When inflammation affects, say, the appendix, the trouble may have extended in the course of some hours to the peritoneum lining, that portion of the abdominal wall which lies immediately over the organ, and from irritation of the nerve endings of the sensory nerves supplying that part of the abdominal wall pain will be felt actually over the appendix. But it is not so at the beginning of the disease. At this stage the irritation of the tissues of the appendix sends impressions along the branches of the sympathetic nerves supplying the part, but these impressions would not be interpreted as pain were it not for the fact that these sympathetic branches are connected with ordinary spinal nerves. The spinal nerve which is specially related to the sympathetic nerves supplying the appendix is the 10th dorsal nerve, which travels round the chest wall between the 10th and llth ribs. This nerve, when it comes forward, passes on to the abdominal wall and ends in the neighbourhood of the navel. Hence, at the beginning of appendicitis the pain is not felt over the organ itself, but round the navel (see also photographs under heading Appendicitis).
©2004 PanAmerican Institute
An examination of the photographs on the plate will show instances of the site of pain being, with reference to the organ with which it is connected, unexpected and almost bizarre.
In hip-joint disease for example, there may be no pain in this joint, while severe pain is felt in the knee, and cases have actually occurred in which valuable time was wasted in treating a perfectly healthy knee from misapprehension of the significance of pain there. The explanation of this transference of pain is that both joints are supplied by the same nerves.
Pain over the liver is an obvious enough consequence of disease in this organ, but pain at the top and back of the right shoulder also may be due to liver disease or congestion. The liver lies in close contact with the under surface of the diaphragm, so that disease of the former may extend to the latter. The nerve which supplies the central part of the diaphragm supplies sensation to the skin over the shoulder, and in this fact we have a simple explanation of the transference of pain.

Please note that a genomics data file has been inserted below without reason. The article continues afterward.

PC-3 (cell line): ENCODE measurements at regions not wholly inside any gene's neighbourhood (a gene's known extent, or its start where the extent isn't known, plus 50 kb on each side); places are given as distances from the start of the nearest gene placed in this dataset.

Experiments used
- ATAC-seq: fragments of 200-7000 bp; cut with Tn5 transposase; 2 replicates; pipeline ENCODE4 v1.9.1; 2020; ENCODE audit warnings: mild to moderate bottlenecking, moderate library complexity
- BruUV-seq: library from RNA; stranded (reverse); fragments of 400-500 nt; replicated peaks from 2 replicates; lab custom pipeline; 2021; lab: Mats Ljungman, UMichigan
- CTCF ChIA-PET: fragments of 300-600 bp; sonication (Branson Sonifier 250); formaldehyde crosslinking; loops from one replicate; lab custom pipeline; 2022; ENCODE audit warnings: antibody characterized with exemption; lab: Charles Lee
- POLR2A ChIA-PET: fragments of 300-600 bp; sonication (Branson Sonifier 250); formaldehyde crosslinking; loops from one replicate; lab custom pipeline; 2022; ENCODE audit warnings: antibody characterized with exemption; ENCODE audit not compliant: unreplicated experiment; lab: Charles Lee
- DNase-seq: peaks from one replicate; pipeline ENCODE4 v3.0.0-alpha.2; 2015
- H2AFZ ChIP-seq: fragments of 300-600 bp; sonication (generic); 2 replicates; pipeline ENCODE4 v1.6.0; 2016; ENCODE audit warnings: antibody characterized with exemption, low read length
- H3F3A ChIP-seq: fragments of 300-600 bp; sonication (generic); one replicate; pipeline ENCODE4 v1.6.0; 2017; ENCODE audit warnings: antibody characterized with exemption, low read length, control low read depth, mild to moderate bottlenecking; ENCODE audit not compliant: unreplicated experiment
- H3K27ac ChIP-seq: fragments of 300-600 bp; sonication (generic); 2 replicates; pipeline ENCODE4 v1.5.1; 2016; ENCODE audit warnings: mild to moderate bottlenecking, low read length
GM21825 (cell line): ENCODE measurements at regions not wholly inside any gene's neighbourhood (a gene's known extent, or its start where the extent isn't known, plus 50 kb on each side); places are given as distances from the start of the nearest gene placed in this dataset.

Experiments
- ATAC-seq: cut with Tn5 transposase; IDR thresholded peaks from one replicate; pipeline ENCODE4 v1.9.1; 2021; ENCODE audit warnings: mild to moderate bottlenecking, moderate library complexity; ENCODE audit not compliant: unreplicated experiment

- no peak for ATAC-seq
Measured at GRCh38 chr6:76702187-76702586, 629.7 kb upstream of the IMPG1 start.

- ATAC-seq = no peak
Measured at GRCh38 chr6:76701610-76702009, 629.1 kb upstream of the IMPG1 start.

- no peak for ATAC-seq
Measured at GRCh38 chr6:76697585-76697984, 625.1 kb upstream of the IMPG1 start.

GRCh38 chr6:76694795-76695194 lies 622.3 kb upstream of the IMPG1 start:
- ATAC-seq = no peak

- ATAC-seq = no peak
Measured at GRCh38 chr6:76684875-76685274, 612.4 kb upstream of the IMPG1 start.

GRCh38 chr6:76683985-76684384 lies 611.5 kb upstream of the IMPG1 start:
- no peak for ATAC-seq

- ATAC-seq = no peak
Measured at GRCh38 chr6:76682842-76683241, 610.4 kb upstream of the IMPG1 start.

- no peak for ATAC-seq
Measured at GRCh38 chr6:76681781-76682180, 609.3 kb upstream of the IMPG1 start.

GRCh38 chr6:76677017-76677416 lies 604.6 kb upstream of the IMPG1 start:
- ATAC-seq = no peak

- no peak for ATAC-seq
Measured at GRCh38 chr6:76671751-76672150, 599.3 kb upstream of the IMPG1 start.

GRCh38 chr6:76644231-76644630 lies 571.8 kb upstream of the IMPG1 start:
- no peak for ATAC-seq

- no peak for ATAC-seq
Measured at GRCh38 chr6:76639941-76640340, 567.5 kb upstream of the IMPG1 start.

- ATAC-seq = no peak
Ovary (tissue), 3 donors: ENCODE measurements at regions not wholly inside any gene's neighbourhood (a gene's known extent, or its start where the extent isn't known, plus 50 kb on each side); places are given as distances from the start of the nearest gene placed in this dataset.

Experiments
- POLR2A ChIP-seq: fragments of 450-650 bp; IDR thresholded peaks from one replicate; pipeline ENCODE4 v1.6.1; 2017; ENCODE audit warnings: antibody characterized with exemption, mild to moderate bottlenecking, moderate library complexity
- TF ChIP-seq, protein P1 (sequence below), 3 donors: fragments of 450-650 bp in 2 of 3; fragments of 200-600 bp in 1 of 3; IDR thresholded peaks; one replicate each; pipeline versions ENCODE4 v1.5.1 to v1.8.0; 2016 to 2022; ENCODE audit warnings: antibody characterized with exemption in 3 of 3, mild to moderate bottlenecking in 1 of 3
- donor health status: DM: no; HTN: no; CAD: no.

The fact that pain felt at some part of the belly may be due to pneumonia or pleurisy is readily explained by the fact that the nerves between the ribs, which are irritated by the inflammation of the pleura in their neighbourhood, pass downwards to the skin of the belly. Disease of the womb may cause pain in the breast, nor is this surprising in view of the close sympathetic connexion between the organs, as evidenced by the changes which take place in the breast during pregnancy. Disease of the ovaries may cause pain on the ante front aspects of the thigh or at the heel, because the ovaries lie near the network nerves from which these parts are supplied, and conceivably irritation of the nerve fibres may take place, the pain not being felt at the site of irritation but in the nerve endings in the skin.
A word of warning must be said to the student of the information conveyed in the photographs.
The mere fact that someone has pain at particular spot must not lead at once to L disquieting conclusion that it is certainly due to one of the more or less serious disorders which are mentioned as possible causes in any particular instance.
Expert and thorough examination may be necessary to interpret the pain in a particular case, and it should be remembered that the less serious explanations are much more frequent than the more serious ones. It nevertheless only prudent, when a pain complained of which is at all severe or which persists in spite of simple treatment, that a doctor should be asked for his opinion as its significance.